Council lowers speed limits
By LPR Staff
Working in connection with the Texas Department of Transportation (TxDOT), the City of Lockhart has chosen to change the speed limit over several areas of Highway 183 in Lockhart.
In a unanimous vote, the Council chose to institute a “Step Up, Step Down” program calling for a gradual transition from highway speeds to
“in-town” speeds on both northbound and southbound Highway 183.
The changes include a reduction to 55 mph from the Lockhart city limits to Flores Street and from MLK Jr. Industrial Boulevard to the Summerside addition for southbound travel and from the city limits to Smith Supply and from China Street to the city limits for northbound travel. Several other areas will also be affected by the change.
“We were having a considerable amount of problems with speed-related accidents, but after we initiated the STEP program, those numbers went down,” said Lockhart Police Chief Frank Coggins. “We still have problems with drivers’ inattention while they’re trying to operate a CD player or talk on the phone, and speed is often a factor in those, as well.”
Coggins said the new limits will provide for longer stretches of safer speeds for drivers within the Lockhart city limits. He also agreed that the police department would allow some lenience for drivers to become accustomed to the changes.
According to assistant city manager Vance Rodgers, TxDOT should have signs indicating the new speed limits installed within 30 days. However, the department is not likely to provide flags or other means to attract attention to the signs.
“I would like to ask [TxDOT] if we can put flags on the signs within the city limits,” he said. “I don’t know if they’ll let us do that because the flags are a distraction.”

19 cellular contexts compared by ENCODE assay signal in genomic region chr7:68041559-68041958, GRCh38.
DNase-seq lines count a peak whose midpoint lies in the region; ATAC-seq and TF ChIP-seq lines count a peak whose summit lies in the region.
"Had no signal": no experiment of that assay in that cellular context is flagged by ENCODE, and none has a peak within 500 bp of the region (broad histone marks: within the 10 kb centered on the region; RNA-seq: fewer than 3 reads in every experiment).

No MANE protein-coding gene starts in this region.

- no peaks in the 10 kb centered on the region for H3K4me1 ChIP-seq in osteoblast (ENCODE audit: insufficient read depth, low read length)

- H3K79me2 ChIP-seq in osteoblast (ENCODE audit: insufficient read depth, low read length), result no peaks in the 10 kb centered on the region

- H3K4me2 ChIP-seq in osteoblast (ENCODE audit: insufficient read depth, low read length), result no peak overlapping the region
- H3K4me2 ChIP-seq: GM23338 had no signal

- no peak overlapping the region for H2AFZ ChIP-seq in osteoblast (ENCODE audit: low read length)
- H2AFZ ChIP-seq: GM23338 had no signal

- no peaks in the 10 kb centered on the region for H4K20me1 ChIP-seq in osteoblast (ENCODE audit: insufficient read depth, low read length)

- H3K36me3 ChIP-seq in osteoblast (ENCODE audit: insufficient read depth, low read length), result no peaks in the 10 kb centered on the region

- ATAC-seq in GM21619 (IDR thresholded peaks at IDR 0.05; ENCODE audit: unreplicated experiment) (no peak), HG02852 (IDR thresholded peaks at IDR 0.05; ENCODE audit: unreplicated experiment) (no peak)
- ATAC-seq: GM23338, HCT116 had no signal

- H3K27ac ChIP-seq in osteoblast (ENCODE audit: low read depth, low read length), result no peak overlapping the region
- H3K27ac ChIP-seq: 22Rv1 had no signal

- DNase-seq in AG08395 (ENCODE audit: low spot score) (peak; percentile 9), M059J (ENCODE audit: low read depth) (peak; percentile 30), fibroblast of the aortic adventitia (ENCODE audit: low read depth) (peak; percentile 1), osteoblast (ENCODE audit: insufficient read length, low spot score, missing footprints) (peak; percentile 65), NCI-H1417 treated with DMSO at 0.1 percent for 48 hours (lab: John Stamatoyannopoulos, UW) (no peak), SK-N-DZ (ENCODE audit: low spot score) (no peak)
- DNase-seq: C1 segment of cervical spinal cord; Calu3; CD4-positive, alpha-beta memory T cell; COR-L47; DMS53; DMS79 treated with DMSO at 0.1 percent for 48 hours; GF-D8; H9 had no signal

Coggins also presented the state-mandated Racial Profiling Report for 2004. The report is meant to allow law enforcement agencies to identify potential problems with racial profiling.
According to Coggins, studies performed in the early-1990s proved that more than 50 percent of the population believes that individuals of color are more likely to be approached by police officers than Caucasians.
“This is not an embraced practice,” Coggins said. “But it is clearly the perception of the public that the problem exists.”
The report identified a marked change in Lockhart Police Department activity over the last three years. Out of a total of 7,949 contacts in 2004, nearly 55 percent were Caucasian drivers, 35.17 percent were Hispanic and 9.1 percent were African-American. However, only 2.5 percent of the Caucasian drivers stopped were searched, as opposed to 5.8 percent of Hispanics and 7.6 percent of African-Americans. Those percentages changed significantly from 2002, when 45.6 percent of drivers were Caucasian, 43.1 percent were Hispanic and 9.9 percent were African-American.
Coggins said although the department needs to give some attention to the numbers, they are nearing the overall population percentages.
In brief council news:
The city is preparing for a citywide cleanup in April and hazardous household materials pickup in May.
Only two candidates have filed for election to the city council in May. The deadline for filing is March 7, 2005.